Tuesday, 27 January 2009

From the department of colossally good ideas (aka Congress)

Steven Taylor, Nate Silver, and Alex Knapp are all on-board with an amendment proposed by Sen. Russ Feingold to the U.S. Constitution to strip governors of their power to make long-term “temporary” appointments to the Senate. Since Feingold hasn’t released the text of his proposed amendment yet, I can’t consider the merits of his specific proposal, but in general I am supportive of the idea that a special election to fill a vacant seat should be held within 60–90 days of a senatorial vacancy. I’d also amend Article I, Section 2 to specify a similar, specific deadline for filling vacancies in the House of Representatives, but that is hardly a deal-breaker if omitted. Assuming there are no hidden catches, I hope Congress acts quickly to propose this amendment to the states, where I suspect it will be received warmly by the state legislatures—who, after all, do not require gubernatorial approval to ratify constitutional amendments.

At the same time, I hope this amendment (if it is ultimately successful, which I suspect it will be) helps dispel the modern myth that the Constitution is excessively hard to amend. In point of fact, throughout much of American history politically controversial amendments were proposed and ultimately adopted, including both the adoption and repeal of Prohibition, the extension of the right to vote to women, the abolition of the poll tax, the Civil War amendments (particularly the 14th and 15th amendments extending citizenship rights to ex-slaves), and the indirect taxation amendment that led to the federal income tax. Just because the Supreme Court in recent years has been willing to reinterpret the Constitution to better suit the often-evolving values of society (witness, for example, the magical constitutionalization of the Equal Rights Amendment absent its ratification*) does not mean that the document is too hard to amend and thus the Nine must reinterpret it instead, merely that it is easier to file an amicus curiæ brief than to work through the amendment process in Article V.

* This is not to say that the ERA should not have passed; merely to observe that the Supreme Court’s decisions have essentially enshrined the ERA into constitutional law despite the fact that the states chose not to do so. Indeed, I suspect the ERA (or a lightly-modified version that excluded women from any mandatory service requirement) would be ratified today if proposed by Congress, but the Supreme Court’s actions have made any such action moot… at least until/unless five justices decide it wouldn’t be moot I suppose.


Any views expressed in these comments are solely those of their authors; they do not reflect the views of the authors of Signifying Nothing, unless attributed to one of us.
[Permalink] 1. Idella Moore wrote @ Tue, 27 Jan 2009, 8:43 am CST:

Actually, the Supreme Court decisions have not always supported the principle contained in the ERA. Recent case in point—the Lilly Ledbetter decision. Until we have the ERA, which would make “sex” a suspect class, like race and religion, then no matter how YOU might interpret the Supreme Court decisions, women are still technically second class citzens in the US. They have to rely on the courts’ interpretation of the law. As you know, interpretations leave women’s right vulnerable to the political winds—i.e. the appointment of Roberts and Alito. The Equal Rights Amendment is still very a vitally needed addition to the US Constitution.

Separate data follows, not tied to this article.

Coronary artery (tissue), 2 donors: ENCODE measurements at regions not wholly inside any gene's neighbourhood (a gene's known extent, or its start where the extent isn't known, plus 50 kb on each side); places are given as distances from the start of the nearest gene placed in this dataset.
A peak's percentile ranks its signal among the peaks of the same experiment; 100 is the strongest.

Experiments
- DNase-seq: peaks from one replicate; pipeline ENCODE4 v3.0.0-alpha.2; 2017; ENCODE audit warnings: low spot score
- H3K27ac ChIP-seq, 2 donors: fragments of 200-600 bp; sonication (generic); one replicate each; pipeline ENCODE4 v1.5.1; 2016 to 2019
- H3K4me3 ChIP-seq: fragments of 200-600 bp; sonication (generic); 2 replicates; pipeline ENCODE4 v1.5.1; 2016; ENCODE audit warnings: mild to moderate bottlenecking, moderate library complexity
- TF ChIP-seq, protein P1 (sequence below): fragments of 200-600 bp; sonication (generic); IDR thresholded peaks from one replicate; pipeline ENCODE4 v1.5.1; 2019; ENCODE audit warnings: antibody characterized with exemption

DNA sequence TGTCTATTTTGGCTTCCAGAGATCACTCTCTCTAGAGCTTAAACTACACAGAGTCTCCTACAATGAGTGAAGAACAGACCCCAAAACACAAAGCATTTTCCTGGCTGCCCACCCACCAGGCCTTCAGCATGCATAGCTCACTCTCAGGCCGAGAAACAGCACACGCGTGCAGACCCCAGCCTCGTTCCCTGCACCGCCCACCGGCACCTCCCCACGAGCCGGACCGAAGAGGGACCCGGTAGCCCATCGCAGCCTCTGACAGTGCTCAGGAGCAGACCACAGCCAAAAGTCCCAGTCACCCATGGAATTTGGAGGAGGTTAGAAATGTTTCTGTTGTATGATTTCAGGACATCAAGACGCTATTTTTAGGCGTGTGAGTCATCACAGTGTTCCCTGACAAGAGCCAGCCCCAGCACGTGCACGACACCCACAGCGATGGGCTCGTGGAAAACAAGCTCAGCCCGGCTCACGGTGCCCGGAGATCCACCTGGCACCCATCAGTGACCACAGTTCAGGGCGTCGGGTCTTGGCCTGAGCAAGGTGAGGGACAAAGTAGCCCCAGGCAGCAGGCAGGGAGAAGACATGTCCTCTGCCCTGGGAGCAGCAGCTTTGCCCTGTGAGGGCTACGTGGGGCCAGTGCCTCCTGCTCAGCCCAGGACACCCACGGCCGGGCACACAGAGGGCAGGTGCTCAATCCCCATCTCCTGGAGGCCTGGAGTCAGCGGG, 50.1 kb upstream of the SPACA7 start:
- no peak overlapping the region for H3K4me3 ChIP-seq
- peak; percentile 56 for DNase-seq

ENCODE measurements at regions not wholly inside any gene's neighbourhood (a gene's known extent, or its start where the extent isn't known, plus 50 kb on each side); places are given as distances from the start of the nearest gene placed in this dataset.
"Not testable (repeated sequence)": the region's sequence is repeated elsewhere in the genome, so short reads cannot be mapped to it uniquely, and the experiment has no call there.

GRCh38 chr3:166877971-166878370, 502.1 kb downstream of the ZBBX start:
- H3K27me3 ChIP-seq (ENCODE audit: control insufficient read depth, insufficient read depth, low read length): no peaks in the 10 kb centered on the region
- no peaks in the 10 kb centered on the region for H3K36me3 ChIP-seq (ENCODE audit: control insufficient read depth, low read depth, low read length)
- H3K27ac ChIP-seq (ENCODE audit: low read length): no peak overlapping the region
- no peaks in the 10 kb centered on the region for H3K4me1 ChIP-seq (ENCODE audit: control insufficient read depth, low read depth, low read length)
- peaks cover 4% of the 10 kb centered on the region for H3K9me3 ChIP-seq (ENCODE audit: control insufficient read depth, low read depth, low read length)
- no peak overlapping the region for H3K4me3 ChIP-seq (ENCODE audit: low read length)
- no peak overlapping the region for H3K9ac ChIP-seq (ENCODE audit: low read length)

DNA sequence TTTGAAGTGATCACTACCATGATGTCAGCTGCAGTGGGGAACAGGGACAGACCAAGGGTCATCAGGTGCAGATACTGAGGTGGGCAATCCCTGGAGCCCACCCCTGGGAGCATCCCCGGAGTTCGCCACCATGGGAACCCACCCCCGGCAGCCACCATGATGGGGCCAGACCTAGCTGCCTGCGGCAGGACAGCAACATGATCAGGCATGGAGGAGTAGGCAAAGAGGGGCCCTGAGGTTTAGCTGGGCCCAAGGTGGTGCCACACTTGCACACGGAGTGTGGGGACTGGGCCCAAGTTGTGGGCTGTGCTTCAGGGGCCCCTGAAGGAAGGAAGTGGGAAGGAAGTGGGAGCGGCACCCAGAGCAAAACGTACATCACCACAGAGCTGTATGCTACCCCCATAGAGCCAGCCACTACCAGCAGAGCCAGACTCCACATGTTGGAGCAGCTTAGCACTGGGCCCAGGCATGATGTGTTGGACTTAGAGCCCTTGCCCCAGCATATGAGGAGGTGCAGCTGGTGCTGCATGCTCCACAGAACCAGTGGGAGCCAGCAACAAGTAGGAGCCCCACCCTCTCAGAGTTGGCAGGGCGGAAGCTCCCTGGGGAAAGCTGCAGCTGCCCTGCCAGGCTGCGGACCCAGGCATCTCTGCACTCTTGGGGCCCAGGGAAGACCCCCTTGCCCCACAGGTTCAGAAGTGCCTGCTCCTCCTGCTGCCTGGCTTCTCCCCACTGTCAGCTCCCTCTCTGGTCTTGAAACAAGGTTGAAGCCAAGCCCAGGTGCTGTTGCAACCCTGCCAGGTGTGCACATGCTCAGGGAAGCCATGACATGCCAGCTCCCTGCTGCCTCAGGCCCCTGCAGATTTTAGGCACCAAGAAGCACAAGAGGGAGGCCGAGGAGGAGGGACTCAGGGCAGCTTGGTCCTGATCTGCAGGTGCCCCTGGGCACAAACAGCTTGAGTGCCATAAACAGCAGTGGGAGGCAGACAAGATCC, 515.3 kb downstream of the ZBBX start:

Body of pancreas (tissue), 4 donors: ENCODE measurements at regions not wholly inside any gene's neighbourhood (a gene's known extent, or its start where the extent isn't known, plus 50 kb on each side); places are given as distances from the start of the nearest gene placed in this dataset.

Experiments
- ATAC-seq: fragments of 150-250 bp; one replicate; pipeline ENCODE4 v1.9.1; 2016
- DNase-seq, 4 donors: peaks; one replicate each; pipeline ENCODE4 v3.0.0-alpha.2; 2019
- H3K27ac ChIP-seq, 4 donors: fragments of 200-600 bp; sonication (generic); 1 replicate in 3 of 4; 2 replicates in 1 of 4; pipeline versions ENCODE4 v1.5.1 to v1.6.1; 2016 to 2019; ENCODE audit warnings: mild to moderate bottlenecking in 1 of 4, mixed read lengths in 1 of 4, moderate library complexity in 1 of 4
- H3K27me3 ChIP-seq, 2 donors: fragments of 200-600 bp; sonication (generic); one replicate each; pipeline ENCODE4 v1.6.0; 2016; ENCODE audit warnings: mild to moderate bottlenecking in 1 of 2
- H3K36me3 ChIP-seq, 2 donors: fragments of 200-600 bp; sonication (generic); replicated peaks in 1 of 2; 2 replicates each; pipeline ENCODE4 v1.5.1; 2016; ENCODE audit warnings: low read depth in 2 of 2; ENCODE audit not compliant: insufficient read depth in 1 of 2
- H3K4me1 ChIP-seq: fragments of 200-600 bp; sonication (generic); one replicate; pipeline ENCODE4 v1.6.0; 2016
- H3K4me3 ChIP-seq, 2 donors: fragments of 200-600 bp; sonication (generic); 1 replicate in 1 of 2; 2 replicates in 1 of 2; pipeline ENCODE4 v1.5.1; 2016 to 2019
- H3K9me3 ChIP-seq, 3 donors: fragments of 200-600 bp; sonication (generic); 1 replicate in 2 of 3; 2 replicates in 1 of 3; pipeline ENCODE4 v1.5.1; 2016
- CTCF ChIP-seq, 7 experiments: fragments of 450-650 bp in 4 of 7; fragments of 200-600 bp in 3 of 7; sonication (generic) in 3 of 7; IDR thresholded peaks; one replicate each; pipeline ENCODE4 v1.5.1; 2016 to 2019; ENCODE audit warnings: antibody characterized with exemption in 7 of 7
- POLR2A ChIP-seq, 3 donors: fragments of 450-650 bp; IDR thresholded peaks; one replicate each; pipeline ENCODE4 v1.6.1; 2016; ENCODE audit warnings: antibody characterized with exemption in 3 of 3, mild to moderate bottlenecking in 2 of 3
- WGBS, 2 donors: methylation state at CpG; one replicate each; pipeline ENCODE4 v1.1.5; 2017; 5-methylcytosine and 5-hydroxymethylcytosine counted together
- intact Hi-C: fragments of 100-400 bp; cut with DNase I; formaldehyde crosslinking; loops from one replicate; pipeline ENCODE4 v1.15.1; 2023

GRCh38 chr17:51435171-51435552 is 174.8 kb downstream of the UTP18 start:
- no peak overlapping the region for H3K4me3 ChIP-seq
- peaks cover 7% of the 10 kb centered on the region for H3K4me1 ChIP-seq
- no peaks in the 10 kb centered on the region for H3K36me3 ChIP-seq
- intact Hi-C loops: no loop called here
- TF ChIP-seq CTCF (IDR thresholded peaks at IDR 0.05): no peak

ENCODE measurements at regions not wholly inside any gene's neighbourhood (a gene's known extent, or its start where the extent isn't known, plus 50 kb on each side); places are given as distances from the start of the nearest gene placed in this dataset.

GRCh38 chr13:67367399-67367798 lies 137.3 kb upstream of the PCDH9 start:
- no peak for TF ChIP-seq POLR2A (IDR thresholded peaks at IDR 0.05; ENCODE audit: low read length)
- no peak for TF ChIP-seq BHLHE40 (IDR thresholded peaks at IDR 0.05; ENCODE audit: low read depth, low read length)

I don’t think the ERA would actually materially impact Ledbetter, which was an issue of statutory law interpretation reaching beyond the scope of the ERA, which applies solely to the actions of government. If Congress had originally written what Ledbetter had wanted Congress to have written (e.g. you can sue for pay discrimination when you discover it rather than having to somehow magically know it was taking place), Ledbetter would have won her suit ERA or no ERA; since Congress failed to do so, she would have lost with the ERA in force just as she lost without it. In other words, the ERA would have given Congress the authority to enforce anti-pay-discrimination with appropriate legislation (reinforcing its existing 14th Amendment “equal protection” and “due process” authorities derived by the courts to be blanket anti-discrimination provisions), which is not the same as an obligation to enforce the ERA, just as the 14th Amendment does not obligate anyone to take affirmative action to hire minorities; that is a policy choice made in the Civil Rights Act of 1964 pursuant to Congress’ authority to enforce the 14th Amendment.

However I agree with your broader point that the ERA should nonetheless be proposed again and ratified even if the political impetus for it largely no longer exists for the time being, as a matter of housekeeping if nothing else. As I pretty much said (well, without taking the pro-ERA position, which is immaterial to the legal question) in the footnote.


But, don’t you think all the governor’s will be up in arms about this proposal. It takes away executive privilege!!!


They can be up in arms all they want, but they don’t get a veto. ☺

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